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Father pleads guilty is ‘vigilante justice’ assault

A former Carbon County resident who pistol-whipped a man he said he caught sexually assaulting his children entered a guilty plea in Carbon County court on Thursday afternoon and was immediately sentenced to a state prison term.

William Morales, 41, who now lists is address as Cumbola, Schuylkill County, pleaded to one count of aggravated assault, as a felony 2, in exchange for felony counts of possession of a prohibitive offensive weapon and involuntary deviate sexual intercourse and misdemeanor charges of simple assault, unlawful restraint and false imprisonment dropped.

He was immediately sentenced by President Judge Roger N. Nanovic II to serve 18 to 36 months in a state correctional institution followed by two years of state probation.

The sentence is within state sentencing guidelines, but Assistant District Attorney Brian Gazo said the agreement was reached because of the circumstances of the case.

Case history

Nesquehoning police were called to Morales’ home for an assault on Aug. 7, 2019.

Mark Mead, 30, told police he was being held at gunpoint by Morales for two hours and that he was assaulted several times by being pistol-whipped, kicked in the stomach and violated with the handle of a mop.

Morales told police that the reason for the incident was because he had found Mead sexually assaulting his 1-year-old and 5-year-old while he was helping the family move.

The affidavit of probable cause states that Morales had asked Mead for his help moving and that he had left to carry out items. When he returned, Morales said he found Mead with his 1-year-old in a compromising situation and subdued Mead. The 5-year-old told his parents that Mead also made him touch him.

Police noted that Mead had multiple lumps and swelling on his head and contusions and abrasions, as well as pain in his abdomen.

Attorney Jonathan L. Luff Jr., of Philadelphia, represented Morales. He took the case he previously said, because he could not understand why Morales was charged in the first place. Attorney David Strenfel said he and Luff took the case for free.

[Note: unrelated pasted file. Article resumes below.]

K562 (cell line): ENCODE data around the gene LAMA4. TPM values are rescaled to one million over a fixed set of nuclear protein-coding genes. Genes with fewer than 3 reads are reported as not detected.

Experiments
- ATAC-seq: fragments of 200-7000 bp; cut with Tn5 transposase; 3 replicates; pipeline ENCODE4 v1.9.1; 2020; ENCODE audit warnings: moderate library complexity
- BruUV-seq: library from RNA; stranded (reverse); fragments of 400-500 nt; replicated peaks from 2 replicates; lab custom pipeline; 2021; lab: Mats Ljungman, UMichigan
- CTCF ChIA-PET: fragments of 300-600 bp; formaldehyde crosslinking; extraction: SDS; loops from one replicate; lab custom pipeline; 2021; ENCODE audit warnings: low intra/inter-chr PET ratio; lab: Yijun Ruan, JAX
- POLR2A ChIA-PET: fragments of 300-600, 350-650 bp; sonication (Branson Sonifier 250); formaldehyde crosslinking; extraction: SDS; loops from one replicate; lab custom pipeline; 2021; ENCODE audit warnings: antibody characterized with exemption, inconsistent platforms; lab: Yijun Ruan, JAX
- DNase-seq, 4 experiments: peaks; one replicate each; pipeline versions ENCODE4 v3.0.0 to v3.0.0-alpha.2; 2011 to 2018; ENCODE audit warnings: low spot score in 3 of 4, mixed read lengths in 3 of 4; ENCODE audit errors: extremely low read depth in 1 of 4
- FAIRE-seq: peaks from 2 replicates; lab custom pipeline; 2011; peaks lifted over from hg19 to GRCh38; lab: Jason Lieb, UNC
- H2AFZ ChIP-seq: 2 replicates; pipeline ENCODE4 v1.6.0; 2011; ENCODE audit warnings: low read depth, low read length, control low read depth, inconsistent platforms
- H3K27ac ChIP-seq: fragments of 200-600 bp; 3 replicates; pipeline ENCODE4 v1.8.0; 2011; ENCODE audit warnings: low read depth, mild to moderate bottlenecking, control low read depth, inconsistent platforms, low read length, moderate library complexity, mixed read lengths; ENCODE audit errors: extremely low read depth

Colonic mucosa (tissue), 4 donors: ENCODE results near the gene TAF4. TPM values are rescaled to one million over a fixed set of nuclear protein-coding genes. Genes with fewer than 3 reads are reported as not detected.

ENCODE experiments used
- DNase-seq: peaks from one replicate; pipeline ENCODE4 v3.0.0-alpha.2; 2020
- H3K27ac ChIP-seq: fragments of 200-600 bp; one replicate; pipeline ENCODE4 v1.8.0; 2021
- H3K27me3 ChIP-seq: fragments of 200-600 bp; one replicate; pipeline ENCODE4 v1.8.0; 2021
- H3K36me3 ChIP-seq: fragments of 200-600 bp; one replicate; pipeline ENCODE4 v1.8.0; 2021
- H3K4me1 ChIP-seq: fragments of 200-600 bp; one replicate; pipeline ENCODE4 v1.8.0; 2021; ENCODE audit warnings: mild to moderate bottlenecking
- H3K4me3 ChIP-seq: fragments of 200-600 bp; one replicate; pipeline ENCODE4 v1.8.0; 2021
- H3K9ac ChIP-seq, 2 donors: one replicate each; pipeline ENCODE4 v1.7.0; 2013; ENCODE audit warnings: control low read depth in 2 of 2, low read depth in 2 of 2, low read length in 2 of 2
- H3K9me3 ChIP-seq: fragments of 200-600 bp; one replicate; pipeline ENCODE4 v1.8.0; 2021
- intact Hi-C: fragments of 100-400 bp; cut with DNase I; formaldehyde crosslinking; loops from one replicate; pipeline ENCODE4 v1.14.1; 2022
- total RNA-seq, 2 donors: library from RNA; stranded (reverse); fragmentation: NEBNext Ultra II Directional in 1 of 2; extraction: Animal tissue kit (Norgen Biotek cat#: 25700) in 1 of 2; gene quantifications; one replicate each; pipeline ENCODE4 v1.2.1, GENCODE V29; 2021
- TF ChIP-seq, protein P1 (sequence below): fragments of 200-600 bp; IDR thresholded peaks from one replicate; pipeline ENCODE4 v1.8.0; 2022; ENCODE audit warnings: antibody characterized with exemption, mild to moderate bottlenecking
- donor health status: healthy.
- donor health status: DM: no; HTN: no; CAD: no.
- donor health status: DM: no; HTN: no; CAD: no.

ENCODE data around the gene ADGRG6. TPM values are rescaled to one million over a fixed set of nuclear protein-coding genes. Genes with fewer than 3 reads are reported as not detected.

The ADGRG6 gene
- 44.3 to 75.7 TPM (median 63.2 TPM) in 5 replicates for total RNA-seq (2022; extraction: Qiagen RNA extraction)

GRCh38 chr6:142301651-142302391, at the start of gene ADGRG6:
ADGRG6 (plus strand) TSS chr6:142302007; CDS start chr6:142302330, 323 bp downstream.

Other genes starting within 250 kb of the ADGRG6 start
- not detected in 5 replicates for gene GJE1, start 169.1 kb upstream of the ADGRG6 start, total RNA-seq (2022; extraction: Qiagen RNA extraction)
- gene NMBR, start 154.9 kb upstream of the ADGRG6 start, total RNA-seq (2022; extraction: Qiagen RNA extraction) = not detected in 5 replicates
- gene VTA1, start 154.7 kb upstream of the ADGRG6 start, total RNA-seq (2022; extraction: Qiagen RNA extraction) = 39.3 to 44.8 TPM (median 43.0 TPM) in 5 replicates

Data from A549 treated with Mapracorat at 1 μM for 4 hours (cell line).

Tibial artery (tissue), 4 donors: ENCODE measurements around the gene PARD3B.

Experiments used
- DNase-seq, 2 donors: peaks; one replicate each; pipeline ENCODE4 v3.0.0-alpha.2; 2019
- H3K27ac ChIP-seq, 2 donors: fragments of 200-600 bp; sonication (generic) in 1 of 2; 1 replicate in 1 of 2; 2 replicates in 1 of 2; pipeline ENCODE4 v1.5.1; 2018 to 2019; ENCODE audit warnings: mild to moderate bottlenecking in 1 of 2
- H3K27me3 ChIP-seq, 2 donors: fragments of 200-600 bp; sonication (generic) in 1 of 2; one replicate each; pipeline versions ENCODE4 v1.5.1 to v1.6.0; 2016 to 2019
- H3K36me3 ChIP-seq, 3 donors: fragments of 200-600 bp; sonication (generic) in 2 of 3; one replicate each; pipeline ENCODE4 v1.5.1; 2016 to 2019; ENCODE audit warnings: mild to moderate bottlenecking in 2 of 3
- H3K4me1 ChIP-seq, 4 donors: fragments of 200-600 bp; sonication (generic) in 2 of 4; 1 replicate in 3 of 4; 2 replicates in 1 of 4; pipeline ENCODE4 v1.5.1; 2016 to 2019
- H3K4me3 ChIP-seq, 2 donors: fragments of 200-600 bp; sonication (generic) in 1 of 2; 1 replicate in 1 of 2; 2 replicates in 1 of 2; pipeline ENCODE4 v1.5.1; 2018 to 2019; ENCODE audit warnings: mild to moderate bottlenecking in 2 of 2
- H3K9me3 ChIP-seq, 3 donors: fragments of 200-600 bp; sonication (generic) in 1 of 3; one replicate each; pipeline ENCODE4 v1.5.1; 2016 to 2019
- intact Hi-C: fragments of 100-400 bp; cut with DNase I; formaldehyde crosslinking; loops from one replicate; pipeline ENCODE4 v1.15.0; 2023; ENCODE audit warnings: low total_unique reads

In an interview with the Times News, Strenfel said, “I personally believe it’s an injustice.”

Luff said after reading about the case, he was confused. He did not know why Morales had been arrested.

“This can’t be the story,” he thought.

“It’s just unfortunate that this man was arrested for something that, on the surface, he’s doing nothing but protecting his family,” Luff said. “This is something, usually, people get awarded for, get medals for, get celebrated for. Yet, for some reason, (Morales) is sitting in a jail cell.”

On Thursday, Luff pleaded for a time-served sentence. He said Morales only did what any father would have done when he saw his child being abused.

He said Morales has spent 325 days in jail to date and that should be sufficient time considering what occurred.

Luff added that the victim refused medical treatment and never did get any medical treatment for any injuries he sustained.

Gazo objected to the request for time-served. He said the plea deal he made with the defendant took into consideration what occurred.

He said he even agreed to not oppose a sentence in the mitigated range, but imposing a time-served sentence would go even lower than that. He said the commonwealth can’t permit “vigilante justice.” He said a lower sentence would send the wrong message to the public that you can take the law into your own hands.

Gazo noted that the weapons count he agreed to drop saved Morales facing a mandatory state term of five to 10 years if convicted.

Morales, whose plea was entered via video from the Berks County prison where he is an inmate, said he is waiting to be sentenced for a state parole violation.

He said he was still on parole for an aggravated assault on a police officer charge when the incident occurred. He claimed he is facing a 24- to 40-month sentence.

Luff added that the term must be run consecutive to any sentence Carbon imposed, per the law. Luff said the state will resentence Morales after Carbon imposes its sentence.

Morales told Nanovic, “I did something I felt I had to do.”

Mead had told investigators that Morales had supplied him with drugs the day of the incident. But Morales told Nanovic that was not true.

Nanovic gave Morales credit for 325 days and also ordered he get a drug and alcohol evaluation and supply a DNA sample.

Mead is facing 13 criminals charges including involuntary deviate sexual intercourse, rape of a child, corruption of a minor, indecent assault and other counts related to the incident.

His case is pending and he remains an inmate in the county prison. He has filed a petition for a bail reduction. A hearing on that request is scheduled for May 25.